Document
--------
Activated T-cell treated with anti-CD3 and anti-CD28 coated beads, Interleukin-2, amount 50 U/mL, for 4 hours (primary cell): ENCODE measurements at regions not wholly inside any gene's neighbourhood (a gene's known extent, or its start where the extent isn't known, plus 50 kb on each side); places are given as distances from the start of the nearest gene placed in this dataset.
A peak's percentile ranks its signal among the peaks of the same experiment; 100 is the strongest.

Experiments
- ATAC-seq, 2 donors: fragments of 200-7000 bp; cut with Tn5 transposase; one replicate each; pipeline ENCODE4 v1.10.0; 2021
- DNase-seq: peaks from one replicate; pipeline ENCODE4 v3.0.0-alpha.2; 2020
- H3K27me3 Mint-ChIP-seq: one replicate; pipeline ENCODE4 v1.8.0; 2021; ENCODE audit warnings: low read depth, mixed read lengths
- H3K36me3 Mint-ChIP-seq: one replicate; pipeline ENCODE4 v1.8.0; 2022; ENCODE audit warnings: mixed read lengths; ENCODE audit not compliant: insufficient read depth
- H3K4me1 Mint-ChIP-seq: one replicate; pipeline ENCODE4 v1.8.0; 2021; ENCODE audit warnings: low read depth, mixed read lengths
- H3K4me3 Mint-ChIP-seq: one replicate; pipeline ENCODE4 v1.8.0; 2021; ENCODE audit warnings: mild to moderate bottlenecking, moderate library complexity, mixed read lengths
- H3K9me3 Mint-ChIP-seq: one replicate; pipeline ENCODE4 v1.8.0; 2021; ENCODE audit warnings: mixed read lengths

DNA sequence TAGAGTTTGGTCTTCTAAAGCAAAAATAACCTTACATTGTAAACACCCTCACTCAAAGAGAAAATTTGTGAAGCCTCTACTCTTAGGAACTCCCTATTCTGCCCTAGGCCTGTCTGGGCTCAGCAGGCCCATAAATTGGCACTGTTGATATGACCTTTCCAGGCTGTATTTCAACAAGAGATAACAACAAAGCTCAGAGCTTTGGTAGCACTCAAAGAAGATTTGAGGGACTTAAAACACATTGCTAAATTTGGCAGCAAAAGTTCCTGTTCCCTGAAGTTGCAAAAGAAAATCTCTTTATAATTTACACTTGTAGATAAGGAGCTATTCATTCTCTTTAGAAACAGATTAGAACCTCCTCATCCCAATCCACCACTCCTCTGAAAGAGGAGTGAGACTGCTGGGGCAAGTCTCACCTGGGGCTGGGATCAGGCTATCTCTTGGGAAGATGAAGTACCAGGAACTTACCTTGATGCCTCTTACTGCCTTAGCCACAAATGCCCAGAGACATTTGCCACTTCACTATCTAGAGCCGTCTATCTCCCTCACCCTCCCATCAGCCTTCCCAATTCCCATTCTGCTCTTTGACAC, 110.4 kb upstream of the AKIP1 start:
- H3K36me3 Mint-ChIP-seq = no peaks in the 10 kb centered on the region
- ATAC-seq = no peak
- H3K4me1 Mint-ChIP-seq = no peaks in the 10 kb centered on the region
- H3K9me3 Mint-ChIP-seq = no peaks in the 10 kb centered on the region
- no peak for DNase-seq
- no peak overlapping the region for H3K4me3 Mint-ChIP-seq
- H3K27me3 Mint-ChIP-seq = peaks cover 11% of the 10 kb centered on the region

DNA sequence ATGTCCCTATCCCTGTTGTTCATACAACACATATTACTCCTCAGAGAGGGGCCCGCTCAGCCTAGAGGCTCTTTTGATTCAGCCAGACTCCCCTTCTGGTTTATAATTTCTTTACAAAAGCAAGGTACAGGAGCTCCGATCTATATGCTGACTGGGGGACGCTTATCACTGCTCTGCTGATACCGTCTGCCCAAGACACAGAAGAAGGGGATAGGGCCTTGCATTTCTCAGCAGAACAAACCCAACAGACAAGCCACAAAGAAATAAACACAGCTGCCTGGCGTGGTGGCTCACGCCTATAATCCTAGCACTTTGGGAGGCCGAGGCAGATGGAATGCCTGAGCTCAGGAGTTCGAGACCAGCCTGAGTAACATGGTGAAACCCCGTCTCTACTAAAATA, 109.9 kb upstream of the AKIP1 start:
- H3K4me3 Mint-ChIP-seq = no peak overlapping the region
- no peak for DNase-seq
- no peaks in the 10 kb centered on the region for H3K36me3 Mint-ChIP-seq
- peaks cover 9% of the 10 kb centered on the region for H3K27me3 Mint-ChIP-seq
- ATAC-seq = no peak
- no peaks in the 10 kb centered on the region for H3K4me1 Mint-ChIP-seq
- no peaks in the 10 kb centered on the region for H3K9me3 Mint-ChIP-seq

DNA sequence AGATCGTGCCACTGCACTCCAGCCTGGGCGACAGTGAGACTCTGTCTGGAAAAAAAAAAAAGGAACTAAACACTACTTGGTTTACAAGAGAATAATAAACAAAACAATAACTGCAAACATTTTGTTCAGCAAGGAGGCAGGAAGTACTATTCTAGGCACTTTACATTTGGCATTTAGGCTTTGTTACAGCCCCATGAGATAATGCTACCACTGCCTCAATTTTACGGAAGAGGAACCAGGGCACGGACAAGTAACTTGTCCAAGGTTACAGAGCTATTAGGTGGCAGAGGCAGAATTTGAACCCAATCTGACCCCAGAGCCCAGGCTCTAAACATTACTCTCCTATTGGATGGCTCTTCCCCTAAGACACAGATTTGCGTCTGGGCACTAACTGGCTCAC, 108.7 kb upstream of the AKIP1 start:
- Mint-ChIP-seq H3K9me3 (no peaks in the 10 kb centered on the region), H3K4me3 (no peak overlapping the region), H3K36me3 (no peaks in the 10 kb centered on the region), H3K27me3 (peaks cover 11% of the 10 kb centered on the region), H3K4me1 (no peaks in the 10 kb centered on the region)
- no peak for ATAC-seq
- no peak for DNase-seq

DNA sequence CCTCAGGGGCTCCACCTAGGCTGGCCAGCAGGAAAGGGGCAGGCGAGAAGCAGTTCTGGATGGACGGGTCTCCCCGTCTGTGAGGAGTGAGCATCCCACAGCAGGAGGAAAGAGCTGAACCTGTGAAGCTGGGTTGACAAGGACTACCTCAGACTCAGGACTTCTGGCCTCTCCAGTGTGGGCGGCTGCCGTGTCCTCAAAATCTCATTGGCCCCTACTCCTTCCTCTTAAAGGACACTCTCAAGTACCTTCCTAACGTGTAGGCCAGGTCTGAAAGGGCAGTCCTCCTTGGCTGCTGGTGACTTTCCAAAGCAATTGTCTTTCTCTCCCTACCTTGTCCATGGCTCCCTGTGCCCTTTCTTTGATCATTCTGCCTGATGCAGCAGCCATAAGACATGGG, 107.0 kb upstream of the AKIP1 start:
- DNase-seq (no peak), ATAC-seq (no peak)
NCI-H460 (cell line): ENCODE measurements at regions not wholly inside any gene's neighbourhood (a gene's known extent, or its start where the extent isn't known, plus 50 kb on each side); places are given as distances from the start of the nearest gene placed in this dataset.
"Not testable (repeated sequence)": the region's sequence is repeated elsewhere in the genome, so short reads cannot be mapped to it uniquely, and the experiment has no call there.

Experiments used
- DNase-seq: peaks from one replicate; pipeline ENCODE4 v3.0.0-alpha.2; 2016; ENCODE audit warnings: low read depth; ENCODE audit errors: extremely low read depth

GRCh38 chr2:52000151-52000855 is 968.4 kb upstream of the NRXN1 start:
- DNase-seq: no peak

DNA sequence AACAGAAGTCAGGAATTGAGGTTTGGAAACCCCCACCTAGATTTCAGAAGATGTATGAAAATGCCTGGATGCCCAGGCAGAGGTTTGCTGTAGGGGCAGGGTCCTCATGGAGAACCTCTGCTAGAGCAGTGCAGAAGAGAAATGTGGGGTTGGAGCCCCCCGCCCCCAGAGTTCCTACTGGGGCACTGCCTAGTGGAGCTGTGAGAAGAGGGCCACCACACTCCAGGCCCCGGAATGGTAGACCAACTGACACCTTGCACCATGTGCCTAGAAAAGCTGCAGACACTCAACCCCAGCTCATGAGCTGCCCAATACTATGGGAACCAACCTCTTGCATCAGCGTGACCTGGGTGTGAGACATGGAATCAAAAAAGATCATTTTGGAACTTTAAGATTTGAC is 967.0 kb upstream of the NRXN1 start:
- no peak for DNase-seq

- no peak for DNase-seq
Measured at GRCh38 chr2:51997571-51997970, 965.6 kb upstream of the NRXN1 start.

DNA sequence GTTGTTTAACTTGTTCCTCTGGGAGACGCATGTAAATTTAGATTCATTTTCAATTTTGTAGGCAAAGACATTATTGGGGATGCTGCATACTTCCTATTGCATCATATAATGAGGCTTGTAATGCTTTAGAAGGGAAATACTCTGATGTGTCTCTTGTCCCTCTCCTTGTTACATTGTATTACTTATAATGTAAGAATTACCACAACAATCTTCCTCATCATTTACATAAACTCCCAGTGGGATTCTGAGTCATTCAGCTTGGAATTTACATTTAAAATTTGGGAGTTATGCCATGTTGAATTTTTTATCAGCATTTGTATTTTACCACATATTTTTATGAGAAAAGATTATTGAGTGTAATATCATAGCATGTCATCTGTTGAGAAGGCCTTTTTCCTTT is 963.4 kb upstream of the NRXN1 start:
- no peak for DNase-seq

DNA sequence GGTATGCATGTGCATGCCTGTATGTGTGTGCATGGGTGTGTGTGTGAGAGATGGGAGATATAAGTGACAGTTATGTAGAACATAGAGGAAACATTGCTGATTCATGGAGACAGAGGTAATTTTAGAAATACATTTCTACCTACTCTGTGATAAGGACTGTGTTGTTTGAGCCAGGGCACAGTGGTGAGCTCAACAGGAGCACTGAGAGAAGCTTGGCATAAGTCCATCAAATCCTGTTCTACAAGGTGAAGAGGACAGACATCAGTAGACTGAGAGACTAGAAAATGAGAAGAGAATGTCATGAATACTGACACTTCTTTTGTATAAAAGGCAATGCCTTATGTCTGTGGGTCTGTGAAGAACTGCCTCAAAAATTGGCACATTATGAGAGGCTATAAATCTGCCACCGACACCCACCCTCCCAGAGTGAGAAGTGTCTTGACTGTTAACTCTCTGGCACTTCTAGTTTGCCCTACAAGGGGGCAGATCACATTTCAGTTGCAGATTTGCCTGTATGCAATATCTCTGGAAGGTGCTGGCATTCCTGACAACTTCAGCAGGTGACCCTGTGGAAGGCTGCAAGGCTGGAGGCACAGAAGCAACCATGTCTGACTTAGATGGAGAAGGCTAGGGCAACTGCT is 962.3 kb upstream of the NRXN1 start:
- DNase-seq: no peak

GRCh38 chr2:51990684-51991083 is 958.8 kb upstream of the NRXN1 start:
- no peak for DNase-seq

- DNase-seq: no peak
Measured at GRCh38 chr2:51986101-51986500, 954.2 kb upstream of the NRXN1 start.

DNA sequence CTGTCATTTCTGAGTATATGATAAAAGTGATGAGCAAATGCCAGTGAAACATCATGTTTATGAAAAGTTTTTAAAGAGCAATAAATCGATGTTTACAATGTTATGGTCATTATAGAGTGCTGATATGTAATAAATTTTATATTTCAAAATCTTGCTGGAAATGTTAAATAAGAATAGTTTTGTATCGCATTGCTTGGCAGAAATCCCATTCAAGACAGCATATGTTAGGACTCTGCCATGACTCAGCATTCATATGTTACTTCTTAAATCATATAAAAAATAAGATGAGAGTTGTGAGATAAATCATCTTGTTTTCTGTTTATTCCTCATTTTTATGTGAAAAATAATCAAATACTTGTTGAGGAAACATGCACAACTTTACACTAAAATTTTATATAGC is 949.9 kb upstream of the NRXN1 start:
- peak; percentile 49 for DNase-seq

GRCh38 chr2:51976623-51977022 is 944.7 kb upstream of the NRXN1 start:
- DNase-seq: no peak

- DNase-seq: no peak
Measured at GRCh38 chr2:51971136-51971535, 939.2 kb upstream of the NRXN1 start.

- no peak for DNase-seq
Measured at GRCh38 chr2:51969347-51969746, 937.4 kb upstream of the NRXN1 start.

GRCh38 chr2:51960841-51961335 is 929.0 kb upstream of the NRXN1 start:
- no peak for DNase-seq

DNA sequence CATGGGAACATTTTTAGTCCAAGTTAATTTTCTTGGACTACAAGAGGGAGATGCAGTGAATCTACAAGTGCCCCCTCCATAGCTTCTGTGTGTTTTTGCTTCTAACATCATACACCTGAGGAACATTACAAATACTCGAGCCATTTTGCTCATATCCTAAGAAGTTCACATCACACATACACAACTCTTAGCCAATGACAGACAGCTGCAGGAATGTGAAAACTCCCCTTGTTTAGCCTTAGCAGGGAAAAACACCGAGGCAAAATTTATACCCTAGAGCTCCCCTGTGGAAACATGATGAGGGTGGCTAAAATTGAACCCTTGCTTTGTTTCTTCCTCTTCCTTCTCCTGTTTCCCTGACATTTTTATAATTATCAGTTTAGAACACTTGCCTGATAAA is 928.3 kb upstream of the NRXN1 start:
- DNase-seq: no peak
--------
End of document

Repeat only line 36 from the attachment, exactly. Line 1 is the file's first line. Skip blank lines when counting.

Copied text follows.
- DNase-seq: peaks from one replicate; pipeline ENCODE4 v3.0.0-alpha.2; 2016; ENCODE audit warnings: low read depth; ENCODE audit errors: extremely low read depth